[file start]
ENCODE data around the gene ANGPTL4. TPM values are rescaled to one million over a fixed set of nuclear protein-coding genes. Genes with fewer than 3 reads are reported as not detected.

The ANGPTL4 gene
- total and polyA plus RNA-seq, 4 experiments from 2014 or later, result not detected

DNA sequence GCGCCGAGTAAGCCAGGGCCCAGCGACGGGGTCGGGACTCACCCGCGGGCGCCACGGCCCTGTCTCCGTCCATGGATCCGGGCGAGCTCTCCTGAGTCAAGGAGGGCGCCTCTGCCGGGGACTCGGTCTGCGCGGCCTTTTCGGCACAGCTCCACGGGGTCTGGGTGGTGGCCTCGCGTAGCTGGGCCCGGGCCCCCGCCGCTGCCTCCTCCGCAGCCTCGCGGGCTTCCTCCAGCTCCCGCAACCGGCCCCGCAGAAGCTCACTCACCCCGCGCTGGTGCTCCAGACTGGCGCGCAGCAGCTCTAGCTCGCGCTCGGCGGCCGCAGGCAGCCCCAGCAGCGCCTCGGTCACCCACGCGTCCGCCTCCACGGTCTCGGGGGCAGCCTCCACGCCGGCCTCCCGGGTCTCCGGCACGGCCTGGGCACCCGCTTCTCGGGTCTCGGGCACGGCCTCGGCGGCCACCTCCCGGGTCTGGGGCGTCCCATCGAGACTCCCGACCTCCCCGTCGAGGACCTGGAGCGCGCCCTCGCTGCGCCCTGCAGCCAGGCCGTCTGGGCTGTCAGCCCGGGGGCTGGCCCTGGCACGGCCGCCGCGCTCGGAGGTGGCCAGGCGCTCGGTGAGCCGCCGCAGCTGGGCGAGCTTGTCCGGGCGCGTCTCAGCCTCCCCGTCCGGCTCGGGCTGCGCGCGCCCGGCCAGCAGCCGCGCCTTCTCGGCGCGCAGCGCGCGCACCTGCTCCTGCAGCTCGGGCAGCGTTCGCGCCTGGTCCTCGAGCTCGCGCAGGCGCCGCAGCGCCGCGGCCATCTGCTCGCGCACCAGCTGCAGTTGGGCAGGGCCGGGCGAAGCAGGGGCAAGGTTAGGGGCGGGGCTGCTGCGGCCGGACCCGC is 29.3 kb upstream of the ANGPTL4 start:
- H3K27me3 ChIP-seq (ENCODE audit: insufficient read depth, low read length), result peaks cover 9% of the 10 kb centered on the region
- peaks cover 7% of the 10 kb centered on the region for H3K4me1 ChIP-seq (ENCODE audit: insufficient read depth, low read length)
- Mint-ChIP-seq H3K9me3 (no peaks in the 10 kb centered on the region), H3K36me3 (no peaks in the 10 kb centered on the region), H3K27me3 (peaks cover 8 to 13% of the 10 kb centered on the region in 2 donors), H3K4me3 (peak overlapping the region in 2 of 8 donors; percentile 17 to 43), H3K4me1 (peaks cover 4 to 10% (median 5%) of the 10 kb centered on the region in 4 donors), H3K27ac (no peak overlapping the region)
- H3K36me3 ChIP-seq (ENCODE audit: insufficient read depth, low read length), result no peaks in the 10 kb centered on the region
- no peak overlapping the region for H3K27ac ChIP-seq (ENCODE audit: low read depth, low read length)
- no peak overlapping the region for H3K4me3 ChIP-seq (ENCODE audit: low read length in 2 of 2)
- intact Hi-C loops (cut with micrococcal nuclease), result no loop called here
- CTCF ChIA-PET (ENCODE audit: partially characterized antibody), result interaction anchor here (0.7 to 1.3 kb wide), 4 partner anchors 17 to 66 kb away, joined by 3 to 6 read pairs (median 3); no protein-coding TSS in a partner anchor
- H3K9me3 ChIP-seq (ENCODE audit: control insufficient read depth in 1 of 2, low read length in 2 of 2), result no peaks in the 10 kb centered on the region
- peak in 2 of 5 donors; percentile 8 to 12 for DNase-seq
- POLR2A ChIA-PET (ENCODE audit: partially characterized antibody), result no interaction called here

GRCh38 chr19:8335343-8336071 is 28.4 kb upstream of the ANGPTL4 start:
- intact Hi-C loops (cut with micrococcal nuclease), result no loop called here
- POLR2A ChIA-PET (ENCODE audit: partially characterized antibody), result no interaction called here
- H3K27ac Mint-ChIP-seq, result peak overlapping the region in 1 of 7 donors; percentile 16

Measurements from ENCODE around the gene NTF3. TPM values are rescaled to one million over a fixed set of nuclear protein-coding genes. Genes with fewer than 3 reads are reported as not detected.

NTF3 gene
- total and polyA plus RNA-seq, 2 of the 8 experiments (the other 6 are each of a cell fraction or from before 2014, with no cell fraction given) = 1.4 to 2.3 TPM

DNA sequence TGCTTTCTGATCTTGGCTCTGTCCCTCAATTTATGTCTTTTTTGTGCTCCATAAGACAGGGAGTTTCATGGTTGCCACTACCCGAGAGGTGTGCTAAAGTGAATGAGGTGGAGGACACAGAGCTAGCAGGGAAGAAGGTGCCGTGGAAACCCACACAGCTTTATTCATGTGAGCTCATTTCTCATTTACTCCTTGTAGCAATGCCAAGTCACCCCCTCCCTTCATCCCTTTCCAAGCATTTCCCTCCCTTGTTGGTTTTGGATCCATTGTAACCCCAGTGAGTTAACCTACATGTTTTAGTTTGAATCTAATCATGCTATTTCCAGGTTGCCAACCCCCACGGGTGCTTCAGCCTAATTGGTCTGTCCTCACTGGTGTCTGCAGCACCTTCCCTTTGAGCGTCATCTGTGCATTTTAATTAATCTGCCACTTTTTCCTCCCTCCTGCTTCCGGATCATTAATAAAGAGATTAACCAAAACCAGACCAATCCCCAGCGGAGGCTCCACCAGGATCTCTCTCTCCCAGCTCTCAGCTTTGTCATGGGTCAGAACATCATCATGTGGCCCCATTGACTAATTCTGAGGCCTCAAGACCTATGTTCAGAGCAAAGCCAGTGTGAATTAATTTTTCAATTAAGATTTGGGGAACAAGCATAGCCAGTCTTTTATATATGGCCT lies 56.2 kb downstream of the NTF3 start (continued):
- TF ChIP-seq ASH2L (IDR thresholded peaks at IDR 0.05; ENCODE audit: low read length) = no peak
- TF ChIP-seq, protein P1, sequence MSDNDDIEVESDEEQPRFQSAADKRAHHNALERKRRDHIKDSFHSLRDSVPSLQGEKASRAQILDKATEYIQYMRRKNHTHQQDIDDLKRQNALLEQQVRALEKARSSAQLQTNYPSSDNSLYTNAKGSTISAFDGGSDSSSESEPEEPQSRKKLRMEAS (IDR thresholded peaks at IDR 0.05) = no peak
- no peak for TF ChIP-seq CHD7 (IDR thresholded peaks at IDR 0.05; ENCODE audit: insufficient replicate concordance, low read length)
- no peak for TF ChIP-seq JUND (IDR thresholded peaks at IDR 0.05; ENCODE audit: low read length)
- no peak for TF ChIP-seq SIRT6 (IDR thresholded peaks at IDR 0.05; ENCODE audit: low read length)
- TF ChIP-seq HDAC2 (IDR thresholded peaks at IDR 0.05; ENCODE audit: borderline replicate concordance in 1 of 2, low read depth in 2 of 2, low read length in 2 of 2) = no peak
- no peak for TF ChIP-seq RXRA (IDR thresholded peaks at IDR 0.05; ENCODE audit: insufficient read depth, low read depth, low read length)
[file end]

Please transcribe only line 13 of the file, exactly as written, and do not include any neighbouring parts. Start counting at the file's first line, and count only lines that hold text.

- H3K9me3 ChIP-seq (ENCODE audit: control insufficient read depth in 1 of 2, low read length in 2 of 2), result no peaks in the 10 kb centered on the region